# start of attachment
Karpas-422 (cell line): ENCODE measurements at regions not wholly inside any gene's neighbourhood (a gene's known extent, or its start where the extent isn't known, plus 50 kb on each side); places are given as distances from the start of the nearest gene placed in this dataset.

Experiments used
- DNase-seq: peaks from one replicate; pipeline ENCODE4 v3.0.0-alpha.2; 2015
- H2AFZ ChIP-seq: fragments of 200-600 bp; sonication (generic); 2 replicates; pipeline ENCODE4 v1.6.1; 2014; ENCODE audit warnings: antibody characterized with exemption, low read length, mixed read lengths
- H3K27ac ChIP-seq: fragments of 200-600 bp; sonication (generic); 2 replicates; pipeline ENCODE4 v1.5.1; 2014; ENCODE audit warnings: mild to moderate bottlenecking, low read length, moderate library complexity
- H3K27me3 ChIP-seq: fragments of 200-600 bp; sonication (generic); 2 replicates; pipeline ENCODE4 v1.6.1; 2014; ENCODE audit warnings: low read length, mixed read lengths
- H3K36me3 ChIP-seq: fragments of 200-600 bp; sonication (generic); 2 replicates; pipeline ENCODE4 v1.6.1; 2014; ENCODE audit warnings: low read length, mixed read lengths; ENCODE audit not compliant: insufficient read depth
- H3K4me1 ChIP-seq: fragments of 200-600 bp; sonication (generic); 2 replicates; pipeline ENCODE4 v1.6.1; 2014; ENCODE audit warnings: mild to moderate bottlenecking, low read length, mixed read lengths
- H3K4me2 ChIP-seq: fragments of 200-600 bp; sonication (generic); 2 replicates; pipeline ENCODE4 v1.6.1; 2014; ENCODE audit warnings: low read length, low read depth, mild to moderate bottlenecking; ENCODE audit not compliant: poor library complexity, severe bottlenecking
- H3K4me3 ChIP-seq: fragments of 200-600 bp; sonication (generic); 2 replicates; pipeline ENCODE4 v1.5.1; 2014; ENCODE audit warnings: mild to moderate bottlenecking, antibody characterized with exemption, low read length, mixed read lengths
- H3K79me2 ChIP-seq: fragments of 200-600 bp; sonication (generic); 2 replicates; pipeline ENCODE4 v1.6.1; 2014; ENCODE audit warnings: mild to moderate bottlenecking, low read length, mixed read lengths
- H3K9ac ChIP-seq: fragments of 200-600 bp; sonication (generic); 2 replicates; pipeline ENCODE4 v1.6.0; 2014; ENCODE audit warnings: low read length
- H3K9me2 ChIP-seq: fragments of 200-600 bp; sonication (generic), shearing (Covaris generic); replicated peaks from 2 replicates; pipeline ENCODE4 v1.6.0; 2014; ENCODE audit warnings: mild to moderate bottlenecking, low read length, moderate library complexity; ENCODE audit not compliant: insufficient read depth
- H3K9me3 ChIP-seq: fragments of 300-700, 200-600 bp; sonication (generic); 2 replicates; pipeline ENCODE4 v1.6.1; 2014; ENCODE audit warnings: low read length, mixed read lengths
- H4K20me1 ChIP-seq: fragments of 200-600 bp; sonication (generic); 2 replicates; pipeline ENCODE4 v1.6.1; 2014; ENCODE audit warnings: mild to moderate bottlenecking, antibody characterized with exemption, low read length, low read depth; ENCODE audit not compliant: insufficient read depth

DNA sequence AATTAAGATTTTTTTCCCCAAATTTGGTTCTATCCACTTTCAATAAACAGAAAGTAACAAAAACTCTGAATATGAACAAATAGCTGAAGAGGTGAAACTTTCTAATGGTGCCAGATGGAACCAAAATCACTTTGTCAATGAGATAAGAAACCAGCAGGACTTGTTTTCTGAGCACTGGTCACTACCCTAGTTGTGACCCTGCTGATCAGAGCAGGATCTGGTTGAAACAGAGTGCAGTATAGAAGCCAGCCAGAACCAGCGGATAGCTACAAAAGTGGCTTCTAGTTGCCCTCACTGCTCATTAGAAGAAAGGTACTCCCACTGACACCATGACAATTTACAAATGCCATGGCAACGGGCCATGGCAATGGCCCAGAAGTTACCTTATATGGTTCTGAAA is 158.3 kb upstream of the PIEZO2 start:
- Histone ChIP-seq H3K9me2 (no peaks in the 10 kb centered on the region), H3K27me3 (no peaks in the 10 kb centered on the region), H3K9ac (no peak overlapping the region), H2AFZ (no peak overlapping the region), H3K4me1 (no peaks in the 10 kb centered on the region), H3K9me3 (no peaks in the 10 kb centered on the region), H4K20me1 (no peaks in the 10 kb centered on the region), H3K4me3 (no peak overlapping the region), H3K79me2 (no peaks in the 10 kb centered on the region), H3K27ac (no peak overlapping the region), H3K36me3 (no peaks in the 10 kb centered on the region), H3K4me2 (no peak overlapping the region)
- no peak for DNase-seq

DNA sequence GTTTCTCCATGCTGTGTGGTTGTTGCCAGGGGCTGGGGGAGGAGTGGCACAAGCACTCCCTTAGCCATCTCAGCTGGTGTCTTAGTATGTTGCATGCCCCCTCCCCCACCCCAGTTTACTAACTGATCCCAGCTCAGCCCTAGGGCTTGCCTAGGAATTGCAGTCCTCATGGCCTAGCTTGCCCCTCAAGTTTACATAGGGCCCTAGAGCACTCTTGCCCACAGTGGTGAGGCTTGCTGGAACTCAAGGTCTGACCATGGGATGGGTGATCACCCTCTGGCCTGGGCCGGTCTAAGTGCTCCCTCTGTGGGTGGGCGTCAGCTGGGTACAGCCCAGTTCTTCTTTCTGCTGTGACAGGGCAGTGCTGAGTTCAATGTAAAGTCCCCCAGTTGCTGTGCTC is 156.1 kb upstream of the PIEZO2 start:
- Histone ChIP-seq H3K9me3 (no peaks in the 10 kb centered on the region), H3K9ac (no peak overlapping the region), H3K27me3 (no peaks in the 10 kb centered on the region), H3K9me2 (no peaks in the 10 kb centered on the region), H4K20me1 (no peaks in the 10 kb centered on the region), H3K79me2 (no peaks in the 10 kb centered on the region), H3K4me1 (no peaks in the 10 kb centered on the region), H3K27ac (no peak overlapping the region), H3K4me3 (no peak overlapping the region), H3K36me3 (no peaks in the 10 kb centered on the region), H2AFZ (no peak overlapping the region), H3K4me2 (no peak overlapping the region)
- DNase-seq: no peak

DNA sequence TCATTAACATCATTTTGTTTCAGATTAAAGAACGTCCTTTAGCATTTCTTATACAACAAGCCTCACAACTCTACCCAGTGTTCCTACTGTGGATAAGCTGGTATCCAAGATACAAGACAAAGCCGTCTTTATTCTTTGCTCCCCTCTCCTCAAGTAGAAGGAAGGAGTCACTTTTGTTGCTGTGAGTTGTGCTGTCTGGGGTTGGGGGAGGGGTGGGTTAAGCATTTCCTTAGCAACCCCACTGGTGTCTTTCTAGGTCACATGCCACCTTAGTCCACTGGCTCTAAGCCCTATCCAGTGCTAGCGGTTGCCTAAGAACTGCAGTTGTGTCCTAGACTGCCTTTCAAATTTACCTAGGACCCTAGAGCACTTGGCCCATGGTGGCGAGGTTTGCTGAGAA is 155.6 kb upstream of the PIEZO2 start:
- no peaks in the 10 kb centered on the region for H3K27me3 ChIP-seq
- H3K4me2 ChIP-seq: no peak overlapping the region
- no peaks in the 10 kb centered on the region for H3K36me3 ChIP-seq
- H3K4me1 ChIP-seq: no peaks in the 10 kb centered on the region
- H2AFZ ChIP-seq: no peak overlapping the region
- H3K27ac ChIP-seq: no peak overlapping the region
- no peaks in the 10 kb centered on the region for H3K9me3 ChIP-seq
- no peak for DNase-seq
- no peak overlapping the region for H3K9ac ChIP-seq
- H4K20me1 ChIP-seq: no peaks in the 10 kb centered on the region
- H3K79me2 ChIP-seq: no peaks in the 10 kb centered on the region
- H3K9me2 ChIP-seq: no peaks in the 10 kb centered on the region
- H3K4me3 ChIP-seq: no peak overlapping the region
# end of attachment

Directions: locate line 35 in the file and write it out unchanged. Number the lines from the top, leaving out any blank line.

- H3K4me3 ChIP-seq: no peak overlapping the region